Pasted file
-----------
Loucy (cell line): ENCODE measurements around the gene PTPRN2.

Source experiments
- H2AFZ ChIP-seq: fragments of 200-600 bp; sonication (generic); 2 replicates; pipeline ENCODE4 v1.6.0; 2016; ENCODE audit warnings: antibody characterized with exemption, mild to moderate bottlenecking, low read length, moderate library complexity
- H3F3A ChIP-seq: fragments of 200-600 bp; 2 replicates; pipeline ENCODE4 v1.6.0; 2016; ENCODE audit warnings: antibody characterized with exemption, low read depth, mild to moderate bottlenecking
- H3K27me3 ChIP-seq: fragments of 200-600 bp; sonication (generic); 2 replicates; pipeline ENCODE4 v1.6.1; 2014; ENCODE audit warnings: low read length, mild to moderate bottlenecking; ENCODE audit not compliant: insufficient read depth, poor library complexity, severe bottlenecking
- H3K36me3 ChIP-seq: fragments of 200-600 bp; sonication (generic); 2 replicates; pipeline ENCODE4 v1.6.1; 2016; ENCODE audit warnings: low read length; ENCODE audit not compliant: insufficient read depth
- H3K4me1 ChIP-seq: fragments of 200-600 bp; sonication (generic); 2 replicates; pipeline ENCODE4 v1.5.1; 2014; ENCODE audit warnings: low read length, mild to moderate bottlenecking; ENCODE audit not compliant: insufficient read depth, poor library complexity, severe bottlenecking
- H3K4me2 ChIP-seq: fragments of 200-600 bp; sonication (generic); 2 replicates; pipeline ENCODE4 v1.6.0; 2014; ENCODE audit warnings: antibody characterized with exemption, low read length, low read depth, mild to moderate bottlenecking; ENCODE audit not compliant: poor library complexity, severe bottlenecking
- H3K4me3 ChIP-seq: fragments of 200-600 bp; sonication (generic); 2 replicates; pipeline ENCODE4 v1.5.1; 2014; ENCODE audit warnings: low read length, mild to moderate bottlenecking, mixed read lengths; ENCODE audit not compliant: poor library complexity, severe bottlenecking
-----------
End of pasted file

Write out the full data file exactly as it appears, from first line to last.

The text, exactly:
Loucy (cell line): ENCODE measurements around the gene PTPRN2.

Source experiments
- H2AFZ ChIP-seq: fragments of 200-600 bp; sonication (generic); 2 replicates; pipeline ENCODE4 v1.6.0; 2016; ENCODE audit warnings: antibody characterized with exemption, mild to moderate bottlenecking, low read length, moderate library complexity
- H3F3A ChIP-seq: fragments of 200-600 bp; 2 replicates; pipeline ENCODE4 v1.6.0; 2016; ENCODE audit warnings: antibody characterized with exemption, low read depth, mild to moderate bottlenecking
- H3K27me3 ChIP-seq: fragments of 200-600 bp; sonication (generic); 2 replicates; pipeline ENCODE4 v1.6.1; 2014; ENCODE audit warnings: low read length, mild to moderate bottlenecking; ENCODE audit not compliant: insufficient read depth, poor library complexity, severe bottlenecking
- H3K36me3 ChIP-seq: fragments of 200-600 bp; sonication (generic); 2 replicates; pipeline ENCODE4 v1.6.1; 2016; ENCODE audit warnings: low read length; ENCODE audit not compliant: insufficient read depth
- H3K4me1 ChIP-seq: fragments of 200-600 bp; sonication (generic); 2 replicates; pipeline ENCODE4 v1.5.1; 2014; ENCODE audit warnings: low read length, mild to moderate bottlenecking; ENCODE audit not compliant: insufficient read depth, poor library complexity, severe bottlenecking
- H3K4me2 ChIP-seq: fragments of 200-600 bp; sonication (generic); 2 replicates; pipeline ENCODE4 v1.6.0; 2014; ENCODE audit warnings: antibody characterized with exemption, low read length, low read depth, mild to moderate bottlenecking; ENCODE audit not compliant: poor library complexity, severe bottlenecking
- H3K4me3 ChIP-seq: fragments of 200-600 bp; sonication (generic); 2 replicates; pipeline ENCODE4 v1.5.1; 2014; ENCODE audit warnings: low read length, mild to moderate bottlenecking, mixed read lengths; ENCODE audit not compliant: poor library complexity, severe bottlenecking